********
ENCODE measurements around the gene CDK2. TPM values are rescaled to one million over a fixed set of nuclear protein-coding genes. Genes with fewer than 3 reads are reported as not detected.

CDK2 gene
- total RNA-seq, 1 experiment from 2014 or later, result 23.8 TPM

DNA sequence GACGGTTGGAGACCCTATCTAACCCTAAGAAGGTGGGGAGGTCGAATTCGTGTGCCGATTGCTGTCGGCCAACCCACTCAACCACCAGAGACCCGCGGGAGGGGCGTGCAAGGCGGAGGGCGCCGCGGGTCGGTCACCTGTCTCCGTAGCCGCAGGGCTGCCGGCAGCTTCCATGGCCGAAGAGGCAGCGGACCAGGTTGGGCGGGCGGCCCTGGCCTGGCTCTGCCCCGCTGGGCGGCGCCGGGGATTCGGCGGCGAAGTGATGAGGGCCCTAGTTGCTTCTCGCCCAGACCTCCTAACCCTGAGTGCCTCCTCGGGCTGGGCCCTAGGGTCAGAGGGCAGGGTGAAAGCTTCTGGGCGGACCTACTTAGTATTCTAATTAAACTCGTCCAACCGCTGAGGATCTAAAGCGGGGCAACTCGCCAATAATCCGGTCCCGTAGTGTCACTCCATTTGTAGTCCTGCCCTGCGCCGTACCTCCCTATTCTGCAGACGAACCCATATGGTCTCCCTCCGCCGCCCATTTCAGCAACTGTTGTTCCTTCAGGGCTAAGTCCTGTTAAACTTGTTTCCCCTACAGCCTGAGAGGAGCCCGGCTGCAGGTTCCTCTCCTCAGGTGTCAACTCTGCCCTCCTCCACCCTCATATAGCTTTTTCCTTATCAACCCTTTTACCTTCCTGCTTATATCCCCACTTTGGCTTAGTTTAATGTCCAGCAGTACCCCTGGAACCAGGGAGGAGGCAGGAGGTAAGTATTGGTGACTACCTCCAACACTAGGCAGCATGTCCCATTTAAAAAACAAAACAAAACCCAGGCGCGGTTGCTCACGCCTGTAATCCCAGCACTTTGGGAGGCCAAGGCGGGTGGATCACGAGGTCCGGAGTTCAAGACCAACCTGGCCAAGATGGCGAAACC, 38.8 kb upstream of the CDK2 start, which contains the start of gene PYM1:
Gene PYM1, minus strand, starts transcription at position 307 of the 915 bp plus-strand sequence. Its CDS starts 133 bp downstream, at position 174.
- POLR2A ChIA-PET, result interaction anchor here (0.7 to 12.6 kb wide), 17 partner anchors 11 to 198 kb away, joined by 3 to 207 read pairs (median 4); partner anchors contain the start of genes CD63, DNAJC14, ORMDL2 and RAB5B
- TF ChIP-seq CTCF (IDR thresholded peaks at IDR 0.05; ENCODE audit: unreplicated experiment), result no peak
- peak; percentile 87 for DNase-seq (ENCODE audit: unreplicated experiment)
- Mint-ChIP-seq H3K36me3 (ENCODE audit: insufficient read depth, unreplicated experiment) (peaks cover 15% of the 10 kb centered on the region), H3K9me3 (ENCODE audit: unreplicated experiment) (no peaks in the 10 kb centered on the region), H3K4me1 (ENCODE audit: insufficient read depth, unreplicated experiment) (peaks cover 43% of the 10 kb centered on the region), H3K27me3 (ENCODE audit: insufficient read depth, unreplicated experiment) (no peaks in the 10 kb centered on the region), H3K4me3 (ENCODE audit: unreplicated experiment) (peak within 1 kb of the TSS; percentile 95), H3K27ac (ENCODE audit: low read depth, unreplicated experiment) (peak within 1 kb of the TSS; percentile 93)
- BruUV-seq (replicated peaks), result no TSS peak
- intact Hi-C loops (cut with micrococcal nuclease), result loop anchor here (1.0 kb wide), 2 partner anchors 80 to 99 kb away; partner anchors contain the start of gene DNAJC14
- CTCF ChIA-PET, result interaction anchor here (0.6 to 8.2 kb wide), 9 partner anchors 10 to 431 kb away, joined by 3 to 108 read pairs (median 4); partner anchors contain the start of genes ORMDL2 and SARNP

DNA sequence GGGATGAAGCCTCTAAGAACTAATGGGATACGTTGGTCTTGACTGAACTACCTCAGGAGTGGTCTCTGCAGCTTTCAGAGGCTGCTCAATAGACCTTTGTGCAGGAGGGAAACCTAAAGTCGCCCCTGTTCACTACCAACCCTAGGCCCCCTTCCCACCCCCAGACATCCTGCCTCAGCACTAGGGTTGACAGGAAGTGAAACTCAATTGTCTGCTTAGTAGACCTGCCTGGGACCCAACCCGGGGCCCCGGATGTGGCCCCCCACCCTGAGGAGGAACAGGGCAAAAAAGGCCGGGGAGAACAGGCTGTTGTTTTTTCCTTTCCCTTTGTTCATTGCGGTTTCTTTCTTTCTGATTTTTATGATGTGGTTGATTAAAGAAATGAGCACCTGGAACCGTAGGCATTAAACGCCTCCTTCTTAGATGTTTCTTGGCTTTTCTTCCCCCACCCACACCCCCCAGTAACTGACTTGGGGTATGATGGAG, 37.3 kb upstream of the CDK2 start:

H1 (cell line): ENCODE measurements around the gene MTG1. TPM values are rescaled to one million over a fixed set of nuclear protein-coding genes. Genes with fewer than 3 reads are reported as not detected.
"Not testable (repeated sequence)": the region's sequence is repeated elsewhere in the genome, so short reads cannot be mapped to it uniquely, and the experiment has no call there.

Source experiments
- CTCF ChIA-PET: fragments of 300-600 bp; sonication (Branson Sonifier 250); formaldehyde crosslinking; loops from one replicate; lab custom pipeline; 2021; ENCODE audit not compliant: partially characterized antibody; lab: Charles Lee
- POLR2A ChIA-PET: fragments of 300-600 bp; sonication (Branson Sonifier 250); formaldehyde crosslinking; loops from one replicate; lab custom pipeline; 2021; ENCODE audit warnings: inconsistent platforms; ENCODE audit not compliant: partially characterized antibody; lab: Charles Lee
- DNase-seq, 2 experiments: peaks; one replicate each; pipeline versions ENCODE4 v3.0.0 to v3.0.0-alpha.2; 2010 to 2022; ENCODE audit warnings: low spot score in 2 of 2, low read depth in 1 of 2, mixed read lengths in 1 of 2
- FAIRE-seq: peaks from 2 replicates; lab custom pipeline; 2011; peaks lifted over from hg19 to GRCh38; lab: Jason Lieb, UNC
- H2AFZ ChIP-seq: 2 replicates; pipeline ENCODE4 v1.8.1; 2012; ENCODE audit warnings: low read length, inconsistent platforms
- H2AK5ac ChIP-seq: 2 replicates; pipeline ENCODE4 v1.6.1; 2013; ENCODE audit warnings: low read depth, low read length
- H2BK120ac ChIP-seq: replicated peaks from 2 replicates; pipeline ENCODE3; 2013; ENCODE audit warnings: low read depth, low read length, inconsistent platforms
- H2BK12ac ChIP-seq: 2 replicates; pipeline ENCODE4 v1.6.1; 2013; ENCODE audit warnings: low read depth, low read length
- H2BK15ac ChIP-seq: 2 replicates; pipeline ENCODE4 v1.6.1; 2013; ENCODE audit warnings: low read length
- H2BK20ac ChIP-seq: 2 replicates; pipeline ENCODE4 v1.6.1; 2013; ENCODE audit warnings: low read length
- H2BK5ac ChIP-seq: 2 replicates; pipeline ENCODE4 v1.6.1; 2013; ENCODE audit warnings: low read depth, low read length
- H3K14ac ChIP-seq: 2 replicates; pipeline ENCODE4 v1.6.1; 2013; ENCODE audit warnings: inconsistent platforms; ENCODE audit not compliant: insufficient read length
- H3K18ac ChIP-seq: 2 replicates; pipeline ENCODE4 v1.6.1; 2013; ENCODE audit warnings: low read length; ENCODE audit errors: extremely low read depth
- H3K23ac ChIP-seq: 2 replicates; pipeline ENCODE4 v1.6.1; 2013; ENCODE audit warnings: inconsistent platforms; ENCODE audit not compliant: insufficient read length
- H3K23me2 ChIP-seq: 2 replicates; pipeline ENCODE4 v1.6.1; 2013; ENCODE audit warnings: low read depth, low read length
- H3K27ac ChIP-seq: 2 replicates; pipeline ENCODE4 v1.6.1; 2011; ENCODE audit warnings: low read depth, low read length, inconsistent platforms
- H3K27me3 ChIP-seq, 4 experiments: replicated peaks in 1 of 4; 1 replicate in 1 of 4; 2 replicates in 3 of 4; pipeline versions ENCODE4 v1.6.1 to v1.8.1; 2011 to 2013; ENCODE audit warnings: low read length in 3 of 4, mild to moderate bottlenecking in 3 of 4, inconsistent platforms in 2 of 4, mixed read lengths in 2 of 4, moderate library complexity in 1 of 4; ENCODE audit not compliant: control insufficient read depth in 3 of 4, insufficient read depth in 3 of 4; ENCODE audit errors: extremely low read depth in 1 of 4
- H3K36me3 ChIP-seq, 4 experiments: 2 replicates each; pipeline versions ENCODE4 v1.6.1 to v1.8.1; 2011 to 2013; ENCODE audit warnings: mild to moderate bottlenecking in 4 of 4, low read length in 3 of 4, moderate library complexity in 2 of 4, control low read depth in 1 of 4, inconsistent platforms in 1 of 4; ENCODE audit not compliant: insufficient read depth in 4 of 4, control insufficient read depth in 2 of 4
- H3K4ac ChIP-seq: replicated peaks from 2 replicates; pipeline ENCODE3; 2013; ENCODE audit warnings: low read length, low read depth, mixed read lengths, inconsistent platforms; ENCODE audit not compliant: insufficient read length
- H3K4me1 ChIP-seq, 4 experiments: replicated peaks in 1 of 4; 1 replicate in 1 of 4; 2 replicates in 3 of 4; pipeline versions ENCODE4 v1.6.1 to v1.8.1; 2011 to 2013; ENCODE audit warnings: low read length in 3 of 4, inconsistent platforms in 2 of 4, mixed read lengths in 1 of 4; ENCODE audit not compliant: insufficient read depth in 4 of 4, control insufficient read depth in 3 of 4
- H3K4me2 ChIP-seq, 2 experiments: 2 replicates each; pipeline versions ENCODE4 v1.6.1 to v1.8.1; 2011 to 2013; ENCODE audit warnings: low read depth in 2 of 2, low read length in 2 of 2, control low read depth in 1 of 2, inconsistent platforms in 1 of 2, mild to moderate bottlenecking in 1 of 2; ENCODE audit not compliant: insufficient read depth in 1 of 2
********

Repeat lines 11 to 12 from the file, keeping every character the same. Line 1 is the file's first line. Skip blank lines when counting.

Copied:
- intact Hi-C loops (cut with micrococcal nuclease), result loop anchor here (1.0 kb wide), 2 partner anchors 80 to 99 kb away; partner anchors contain the start of gene DNAJC14
- CTCF ChIA-PET, result interaction anchor here (0.6 to 8.2 kb wide), 9 partner anchors 10 to 431 kb away, joined by 3 to 108 read pairs (median 4); partner anchors contain the start of genes ORMDL2 and SARNP